One of the criticisms of the wide-ranging reforms to pensions that take effect on 6 April 2015 is that they only apply to those who have not yet started to draw benefits. As was well-leaked in the run up to the Budget, the Chancellor plans to address this anomaly by allowing people with an existing pension annuity to sell it for cash, which they can then use under the new rules.
A consultation paper issued alongside the Budget highlighted the issues surrounding what seems like a simple idea:
- The government does not currently believe that your annuity should be sold back to the original insurance provider, in part for consumer protection reasons. You would thus have to sell your annuity to a third party.
- Individuals will not be able to buy secondhand annuities “owing to the complexity and difficulty in determining a fair price”, according to the paper.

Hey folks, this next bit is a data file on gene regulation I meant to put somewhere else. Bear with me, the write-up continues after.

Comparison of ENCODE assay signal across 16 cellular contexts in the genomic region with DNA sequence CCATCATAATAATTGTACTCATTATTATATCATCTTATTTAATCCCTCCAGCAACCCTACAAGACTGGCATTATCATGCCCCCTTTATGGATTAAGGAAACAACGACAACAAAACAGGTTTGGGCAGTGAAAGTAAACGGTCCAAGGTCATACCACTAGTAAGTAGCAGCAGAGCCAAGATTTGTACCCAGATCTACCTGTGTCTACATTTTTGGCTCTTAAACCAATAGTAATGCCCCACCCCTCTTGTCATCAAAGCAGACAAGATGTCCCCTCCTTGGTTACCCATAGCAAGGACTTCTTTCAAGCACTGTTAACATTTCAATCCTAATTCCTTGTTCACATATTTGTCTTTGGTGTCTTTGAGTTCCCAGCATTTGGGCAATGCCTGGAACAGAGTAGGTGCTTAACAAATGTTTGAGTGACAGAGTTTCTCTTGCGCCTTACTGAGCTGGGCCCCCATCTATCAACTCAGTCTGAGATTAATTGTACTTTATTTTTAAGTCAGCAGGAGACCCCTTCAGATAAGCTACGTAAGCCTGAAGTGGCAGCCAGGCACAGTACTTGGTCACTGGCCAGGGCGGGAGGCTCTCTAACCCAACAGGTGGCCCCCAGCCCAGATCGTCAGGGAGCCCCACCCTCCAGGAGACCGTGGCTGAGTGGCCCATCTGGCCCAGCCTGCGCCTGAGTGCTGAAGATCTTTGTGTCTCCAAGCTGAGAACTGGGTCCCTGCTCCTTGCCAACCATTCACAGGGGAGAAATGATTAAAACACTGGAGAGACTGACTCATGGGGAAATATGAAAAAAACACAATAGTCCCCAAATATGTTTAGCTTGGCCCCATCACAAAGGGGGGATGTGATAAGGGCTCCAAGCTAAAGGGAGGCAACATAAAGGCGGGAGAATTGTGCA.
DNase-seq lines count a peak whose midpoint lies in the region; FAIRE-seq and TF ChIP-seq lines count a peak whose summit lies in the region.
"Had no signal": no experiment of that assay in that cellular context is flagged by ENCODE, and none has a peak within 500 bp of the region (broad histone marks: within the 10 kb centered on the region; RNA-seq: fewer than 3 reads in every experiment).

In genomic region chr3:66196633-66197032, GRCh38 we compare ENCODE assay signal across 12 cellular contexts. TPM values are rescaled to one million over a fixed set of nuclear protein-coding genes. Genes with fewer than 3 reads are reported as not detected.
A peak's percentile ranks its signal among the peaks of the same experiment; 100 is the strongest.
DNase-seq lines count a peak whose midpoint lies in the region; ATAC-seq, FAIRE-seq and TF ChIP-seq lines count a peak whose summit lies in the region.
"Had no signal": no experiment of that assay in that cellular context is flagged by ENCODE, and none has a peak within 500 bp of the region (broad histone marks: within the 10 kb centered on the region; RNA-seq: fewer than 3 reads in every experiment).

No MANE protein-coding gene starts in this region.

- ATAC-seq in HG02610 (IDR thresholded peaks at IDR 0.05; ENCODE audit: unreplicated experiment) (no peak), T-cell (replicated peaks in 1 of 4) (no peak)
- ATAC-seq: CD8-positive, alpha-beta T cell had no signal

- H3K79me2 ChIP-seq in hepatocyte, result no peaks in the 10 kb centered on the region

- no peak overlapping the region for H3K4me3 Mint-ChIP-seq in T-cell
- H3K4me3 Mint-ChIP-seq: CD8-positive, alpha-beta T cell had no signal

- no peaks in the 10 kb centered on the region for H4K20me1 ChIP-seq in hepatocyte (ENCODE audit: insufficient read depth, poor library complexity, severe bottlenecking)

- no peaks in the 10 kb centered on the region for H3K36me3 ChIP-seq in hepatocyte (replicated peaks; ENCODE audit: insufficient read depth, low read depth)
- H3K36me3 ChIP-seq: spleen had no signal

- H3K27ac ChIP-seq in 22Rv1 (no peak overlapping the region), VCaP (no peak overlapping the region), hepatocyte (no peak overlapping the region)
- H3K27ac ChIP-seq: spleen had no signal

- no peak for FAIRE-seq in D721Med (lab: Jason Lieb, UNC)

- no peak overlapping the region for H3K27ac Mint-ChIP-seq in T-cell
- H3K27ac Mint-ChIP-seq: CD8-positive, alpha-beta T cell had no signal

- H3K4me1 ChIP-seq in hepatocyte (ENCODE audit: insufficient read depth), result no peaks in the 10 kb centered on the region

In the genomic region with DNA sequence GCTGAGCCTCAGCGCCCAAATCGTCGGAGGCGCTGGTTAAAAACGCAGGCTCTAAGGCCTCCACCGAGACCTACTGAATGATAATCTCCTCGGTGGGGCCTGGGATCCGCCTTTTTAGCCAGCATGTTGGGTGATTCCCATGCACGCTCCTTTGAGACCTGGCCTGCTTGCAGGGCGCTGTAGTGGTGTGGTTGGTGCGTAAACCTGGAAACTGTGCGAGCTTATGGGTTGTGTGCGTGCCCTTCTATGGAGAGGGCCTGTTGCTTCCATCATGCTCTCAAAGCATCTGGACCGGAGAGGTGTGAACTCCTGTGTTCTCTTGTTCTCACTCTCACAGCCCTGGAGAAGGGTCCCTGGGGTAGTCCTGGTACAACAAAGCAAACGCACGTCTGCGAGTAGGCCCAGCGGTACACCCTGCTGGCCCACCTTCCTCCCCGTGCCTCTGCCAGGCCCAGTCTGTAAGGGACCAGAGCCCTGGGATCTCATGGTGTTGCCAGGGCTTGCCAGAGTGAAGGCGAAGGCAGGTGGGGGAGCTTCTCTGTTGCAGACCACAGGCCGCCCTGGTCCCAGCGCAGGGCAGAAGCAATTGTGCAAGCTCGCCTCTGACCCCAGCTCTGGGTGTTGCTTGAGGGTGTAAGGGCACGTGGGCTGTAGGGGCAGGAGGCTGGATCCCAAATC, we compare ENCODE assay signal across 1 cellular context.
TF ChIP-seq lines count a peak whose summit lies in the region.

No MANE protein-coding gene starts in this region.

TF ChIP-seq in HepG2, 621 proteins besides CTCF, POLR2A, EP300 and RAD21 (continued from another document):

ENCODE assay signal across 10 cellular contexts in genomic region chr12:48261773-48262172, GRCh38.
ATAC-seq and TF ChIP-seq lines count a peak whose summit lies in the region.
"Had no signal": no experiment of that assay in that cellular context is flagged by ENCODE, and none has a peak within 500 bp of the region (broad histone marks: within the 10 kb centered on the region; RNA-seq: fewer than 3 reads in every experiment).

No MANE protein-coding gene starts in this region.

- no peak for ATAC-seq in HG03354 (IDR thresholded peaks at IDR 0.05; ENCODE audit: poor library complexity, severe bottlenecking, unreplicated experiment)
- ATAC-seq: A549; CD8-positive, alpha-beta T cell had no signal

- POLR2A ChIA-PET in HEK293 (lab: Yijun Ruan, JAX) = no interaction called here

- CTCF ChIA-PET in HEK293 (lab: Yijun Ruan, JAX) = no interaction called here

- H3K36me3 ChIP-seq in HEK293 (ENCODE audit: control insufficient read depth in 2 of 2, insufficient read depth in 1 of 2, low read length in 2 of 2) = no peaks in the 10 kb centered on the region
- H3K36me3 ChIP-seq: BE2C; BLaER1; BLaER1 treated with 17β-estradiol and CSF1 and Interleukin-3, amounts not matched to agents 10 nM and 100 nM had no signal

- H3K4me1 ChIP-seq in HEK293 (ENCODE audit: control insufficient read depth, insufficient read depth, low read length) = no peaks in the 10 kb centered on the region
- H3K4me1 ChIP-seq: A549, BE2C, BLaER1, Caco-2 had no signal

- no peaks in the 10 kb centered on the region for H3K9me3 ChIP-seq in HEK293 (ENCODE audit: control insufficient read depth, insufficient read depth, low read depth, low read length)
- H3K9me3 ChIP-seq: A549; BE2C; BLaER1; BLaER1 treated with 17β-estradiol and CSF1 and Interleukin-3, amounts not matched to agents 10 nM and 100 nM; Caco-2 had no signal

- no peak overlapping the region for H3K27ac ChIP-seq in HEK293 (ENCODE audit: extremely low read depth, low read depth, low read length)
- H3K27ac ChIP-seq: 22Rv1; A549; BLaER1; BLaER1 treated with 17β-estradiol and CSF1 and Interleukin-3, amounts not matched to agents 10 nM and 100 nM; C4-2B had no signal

- Any sale will depend upon the consent of the original annuity provider and, probably, any secondary beneficiaries (e.g. a surviving spouse).
- It will not be possible to sell annuities held by occupational scheme trustees.
- Any withdrawal of the sale proceeds, whether as a lump sum or a series of payments, would be fully taxable as income. The purchaser of the annuity would also be treated as receiving taxable income in the two years from April 2016, when sales should begin.
This reform, while in theory welcome, is not without risks. For now, while the outcome of the consultation is awaited, the message is do nothing without taking expert advice. The value of your investment can go down as well as up and you may not get back the full amount you invested.